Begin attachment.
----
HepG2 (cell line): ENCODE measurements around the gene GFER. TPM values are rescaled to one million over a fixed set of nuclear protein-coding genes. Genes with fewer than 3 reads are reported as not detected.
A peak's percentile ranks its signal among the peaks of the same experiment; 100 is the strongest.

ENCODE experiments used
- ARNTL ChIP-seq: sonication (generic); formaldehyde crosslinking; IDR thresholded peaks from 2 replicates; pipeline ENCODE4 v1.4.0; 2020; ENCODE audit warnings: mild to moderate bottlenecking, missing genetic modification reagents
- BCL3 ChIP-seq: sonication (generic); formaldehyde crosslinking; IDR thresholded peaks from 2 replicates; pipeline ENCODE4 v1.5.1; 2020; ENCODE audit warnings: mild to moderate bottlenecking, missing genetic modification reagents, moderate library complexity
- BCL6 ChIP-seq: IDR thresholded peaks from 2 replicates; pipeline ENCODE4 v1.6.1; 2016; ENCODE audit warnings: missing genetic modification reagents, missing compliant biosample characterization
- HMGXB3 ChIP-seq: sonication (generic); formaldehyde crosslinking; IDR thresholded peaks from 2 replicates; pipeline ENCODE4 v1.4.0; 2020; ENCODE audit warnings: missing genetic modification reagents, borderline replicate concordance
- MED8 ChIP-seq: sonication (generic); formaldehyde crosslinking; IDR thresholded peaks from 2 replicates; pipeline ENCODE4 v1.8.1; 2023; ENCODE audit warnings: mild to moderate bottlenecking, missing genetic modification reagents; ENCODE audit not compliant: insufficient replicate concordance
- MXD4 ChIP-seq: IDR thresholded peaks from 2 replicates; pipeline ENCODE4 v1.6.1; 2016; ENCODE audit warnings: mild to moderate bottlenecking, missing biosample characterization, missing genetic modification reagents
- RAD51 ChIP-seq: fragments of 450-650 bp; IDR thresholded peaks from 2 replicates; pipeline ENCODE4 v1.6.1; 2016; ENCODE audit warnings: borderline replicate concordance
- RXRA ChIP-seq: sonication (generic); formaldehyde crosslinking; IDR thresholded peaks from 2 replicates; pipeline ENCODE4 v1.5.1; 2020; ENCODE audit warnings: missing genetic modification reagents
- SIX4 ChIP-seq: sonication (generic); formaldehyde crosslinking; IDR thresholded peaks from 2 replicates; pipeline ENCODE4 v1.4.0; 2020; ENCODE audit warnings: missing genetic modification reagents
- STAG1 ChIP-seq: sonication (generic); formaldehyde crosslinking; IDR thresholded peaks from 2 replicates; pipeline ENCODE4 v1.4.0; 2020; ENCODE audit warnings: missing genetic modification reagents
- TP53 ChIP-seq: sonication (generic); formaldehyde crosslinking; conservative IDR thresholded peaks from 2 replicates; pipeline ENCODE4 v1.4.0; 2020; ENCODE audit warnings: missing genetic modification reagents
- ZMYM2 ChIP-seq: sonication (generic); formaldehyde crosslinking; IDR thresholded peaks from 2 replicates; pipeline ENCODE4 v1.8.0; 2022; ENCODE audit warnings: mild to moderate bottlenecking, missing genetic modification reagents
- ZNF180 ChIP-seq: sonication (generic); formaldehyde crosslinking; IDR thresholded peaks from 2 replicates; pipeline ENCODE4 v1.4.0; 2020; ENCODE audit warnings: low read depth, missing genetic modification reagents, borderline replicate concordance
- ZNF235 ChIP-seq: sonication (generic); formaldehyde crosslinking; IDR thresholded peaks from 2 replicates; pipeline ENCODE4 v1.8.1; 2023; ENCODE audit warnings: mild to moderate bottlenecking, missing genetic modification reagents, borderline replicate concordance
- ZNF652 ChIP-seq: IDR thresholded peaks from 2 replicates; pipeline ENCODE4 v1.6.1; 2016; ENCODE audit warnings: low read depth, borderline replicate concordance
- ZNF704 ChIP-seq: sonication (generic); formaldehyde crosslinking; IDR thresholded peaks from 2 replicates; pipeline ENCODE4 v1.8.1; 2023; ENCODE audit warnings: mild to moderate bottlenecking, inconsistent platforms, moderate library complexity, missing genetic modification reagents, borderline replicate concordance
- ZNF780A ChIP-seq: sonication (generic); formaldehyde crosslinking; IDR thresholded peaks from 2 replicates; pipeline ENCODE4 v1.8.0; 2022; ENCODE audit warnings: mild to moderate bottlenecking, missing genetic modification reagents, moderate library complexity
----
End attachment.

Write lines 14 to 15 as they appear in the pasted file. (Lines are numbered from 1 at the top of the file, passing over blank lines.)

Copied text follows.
- TP53 ChIP-seq: sonication (generic); formaldehyde crosslinking; conservative IDR thresholded peaks from 2 replicates; pipeline ENCODE4 v1.4.0; 2020; ENCODE audit warnings: missing genetic modification reagents
- ZMYM2 ChIP-seq: sonication (generic); formaldehyde crosslinking; IDR thresholded peaks from 2 replicates; pipeline ENCODE4 v1.8.0; 2022; ENCODE audit warnings: mild to moderate bottlenecking, missing genetic modification reagents